Death brings me to the rise of Hrithik Roshan. Remember those days when most of us actually liked Hrithik Roshan and him making a debut on silver screen was actually the best thing that happened in the year 2000? Everyone knew how to groove to Ek Pal Ka Jeena. The dude dies in the movie. And his girlfriend finds his doppelganger and falls in love with him. I mean, what’s the guarantee that she won’t scream the previous dude’s name instead of the new dude’s when they are doing it, man? And this new guy is rich, suave and dances well and can score anyone. But why not be the shining knight in armour to that damsel in distress, although you can clearly see that she has issues and that’s why she is stalking you. But he will fall in love with her although he knows she may never really love him back because well, love is supposed to hurt, right?

And that magnum opus Mohabbatein that most of us were prohibited to watch (but still somehow sneek in rented DVDs and saw it) because Shamita Shetty’s character wore hairbands for blouses? Raj Aryan Malhotra returns to his college after years to seek vengeance on his deceased girlfriend’s father, in the form of love. So he propagates lessons in love to some dudes that can’t even manage to act and sings songs while he imagines his dead girlfriend running around pillars and meadows of England. He has psychological issues. He believed that love can change the world while he hurt himself and we all believed that he is the ultimate preacher of the lessons in love.

Has anyone noticed that all these characters that believed in this and waited till the end of time for their college lovers to return to them, actually lead pretty darn mediocre lives? Anjali Sharma was chilling in summer camps, Naina was storytelling to her kids, Raj Aryan Malhotra was teaching the violin and beating the drums on the roads during Karvachauth. The truth is, love is not about the suffering. And you’ve gotten your entire life wrong if you believed so. I don’t have an issue with the way Imtiaz Ali deals with love (well, mostly). Shahid Kapoor’s character returns happy and rejuvenated when he returns back to his normal life after falling in love and letting that person go, in Jab We Met. And when he returns and lets it go, he achieves a truck load of things. Love is the wisdom to realise that it is more important to love yourself the way you’d want to be loved. It is realising that you should validate yourself before some Raj or Rahul comes into your life to complete that fairy tale.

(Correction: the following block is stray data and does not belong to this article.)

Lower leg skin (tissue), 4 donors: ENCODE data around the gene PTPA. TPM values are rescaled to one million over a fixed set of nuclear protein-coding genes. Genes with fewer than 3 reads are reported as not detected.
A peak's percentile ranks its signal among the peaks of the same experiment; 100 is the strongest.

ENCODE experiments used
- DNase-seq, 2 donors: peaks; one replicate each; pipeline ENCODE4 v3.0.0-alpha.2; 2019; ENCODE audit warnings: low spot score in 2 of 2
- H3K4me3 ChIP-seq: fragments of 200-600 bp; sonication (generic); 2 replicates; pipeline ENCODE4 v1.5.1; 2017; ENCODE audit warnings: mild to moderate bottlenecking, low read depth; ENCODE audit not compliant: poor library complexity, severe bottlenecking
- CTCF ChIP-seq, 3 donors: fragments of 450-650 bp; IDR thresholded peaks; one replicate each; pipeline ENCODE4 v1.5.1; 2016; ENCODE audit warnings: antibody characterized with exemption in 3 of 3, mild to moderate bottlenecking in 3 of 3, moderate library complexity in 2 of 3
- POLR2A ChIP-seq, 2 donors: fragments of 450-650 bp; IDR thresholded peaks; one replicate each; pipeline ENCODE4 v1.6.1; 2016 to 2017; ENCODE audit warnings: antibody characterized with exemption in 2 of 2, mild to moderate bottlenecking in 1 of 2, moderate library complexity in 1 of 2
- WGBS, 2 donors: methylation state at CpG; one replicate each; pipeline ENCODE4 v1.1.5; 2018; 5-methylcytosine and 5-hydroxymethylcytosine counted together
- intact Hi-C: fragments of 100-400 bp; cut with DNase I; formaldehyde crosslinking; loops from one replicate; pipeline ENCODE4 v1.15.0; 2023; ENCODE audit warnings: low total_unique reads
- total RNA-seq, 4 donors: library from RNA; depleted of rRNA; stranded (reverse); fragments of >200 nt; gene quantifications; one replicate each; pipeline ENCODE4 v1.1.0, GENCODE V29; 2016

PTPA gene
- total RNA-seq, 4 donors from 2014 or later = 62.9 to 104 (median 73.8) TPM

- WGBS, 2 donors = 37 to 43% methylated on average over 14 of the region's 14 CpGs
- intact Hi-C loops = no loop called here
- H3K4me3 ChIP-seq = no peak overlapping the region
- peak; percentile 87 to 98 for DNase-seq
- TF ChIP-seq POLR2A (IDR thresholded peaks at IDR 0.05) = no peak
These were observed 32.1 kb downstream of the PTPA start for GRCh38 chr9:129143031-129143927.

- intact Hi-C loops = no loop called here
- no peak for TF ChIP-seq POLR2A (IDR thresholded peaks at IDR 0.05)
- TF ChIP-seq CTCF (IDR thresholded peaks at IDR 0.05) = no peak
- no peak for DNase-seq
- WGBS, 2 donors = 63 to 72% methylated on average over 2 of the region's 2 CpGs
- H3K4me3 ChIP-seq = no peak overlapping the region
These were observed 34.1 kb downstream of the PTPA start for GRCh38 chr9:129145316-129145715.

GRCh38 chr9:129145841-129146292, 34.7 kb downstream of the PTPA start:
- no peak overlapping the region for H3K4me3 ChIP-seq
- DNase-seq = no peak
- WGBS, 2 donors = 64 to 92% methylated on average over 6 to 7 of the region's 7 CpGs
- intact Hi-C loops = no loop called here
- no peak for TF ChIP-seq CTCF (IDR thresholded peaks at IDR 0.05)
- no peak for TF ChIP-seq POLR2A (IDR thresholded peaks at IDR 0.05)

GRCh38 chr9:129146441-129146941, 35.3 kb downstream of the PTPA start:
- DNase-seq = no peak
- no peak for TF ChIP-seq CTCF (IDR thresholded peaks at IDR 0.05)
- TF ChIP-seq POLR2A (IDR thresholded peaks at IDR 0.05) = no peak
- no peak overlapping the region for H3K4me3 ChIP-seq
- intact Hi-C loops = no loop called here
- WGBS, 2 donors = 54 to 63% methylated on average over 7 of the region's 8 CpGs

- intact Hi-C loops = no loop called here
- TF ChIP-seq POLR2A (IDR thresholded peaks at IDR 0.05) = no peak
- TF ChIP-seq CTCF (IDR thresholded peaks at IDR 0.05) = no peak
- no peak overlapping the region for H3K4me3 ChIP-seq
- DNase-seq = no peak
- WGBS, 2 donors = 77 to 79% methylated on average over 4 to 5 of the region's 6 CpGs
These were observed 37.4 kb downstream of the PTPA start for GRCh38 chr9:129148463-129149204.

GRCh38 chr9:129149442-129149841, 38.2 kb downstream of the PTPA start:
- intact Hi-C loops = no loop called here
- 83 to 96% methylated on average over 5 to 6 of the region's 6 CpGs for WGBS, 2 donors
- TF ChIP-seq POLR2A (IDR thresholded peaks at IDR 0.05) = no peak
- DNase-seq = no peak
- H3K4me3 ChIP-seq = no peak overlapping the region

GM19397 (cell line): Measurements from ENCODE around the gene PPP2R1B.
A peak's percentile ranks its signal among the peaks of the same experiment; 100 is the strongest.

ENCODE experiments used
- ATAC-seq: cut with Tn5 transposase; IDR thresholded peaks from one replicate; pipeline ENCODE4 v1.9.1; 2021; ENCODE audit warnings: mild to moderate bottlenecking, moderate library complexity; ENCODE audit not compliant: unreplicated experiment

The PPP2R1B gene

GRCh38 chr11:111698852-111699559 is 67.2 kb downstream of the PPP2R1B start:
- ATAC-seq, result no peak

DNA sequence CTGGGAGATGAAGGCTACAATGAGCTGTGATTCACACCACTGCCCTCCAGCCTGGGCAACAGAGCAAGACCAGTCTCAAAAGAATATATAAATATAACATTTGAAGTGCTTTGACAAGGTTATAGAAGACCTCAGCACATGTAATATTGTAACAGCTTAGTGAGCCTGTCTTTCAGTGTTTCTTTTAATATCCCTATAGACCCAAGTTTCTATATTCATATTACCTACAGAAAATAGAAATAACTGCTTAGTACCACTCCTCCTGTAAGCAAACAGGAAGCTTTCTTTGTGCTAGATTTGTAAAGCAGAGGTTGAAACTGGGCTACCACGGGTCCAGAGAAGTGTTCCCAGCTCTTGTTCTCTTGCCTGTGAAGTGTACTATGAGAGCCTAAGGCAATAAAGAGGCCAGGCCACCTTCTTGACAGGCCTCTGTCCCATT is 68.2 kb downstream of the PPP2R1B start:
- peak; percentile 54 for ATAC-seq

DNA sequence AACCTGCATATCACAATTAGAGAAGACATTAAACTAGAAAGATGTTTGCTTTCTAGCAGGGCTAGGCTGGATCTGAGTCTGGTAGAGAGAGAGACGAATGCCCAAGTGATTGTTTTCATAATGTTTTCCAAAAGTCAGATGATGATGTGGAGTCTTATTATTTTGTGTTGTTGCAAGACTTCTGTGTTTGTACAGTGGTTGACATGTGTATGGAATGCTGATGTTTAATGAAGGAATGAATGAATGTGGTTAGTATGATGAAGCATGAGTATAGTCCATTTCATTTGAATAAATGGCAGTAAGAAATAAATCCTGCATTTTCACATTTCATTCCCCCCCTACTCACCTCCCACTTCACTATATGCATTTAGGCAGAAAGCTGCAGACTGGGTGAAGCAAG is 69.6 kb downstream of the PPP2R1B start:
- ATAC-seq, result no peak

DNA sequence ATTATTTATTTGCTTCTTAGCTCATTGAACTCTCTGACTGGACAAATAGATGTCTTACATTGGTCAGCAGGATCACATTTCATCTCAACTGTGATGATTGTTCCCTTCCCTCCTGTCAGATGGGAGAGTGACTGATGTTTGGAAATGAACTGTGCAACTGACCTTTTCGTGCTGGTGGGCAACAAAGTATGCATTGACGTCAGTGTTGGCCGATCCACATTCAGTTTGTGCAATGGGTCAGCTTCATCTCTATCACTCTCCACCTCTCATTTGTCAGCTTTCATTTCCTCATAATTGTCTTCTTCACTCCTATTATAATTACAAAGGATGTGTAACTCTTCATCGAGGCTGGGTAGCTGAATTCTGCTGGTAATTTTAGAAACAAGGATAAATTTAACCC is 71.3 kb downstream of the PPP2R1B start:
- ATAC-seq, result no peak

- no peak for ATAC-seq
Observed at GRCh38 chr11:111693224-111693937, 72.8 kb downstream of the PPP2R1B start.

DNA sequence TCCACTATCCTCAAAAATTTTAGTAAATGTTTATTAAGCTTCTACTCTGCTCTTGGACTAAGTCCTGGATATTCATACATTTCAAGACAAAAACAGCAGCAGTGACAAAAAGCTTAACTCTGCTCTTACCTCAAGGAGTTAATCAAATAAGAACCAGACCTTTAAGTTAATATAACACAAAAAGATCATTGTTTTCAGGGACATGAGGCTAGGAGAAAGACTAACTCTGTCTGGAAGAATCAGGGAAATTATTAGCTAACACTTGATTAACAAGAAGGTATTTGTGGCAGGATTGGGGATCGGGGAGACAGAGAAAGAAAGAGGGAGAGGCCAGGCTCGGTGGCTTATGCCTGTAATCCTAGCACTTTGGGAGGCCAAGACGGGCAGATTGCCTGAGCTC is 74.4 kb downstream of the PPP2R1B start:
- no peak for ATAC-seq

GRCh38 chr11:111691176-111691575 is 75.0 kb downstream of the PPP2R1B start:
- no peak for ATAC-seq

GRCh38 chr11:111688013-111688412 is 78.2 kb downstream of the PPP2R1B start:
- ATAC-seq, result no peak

Indian pop culture failed us. There is a reason we don’t have our Devil Wears Pradas, there is a reason we don’t have our Batmans. There is a reason why most things that taught us sense back in the day (and even till date), is considered parallel cinema (or simply failed at the box office) or just remained on comic books and was restricted to TV (until crap Saas Bahu serials took over, of course). The reason is really simple. We don’t give ourselves enough credit and respect. And we as a growing economy, were so engrossed in the pretty locations and awesome new clothes on silver screen post liberalisation that we did not realise that the values and lessons that these movies were teaching us about ourselves were utter rubbish.

It is really up to us to cleanse ourselves of these disrespectful, self-deprecating ideologies ingrained so deep in our heads. And the first step to that is realisation. I mean watch Kuch Kuch Hota Hai the next time it’s on TV. But don’t you fucking feel bad for Anjali while watching it. Laugh at it. I know you’ve already done that. Laugh at it some more and go love yourself. And for all those people who somehow escaped the storm of the 90s Bollywood cinema, I am extremely happy for you. And I am coming for you. Let’s be friends.

Advertisements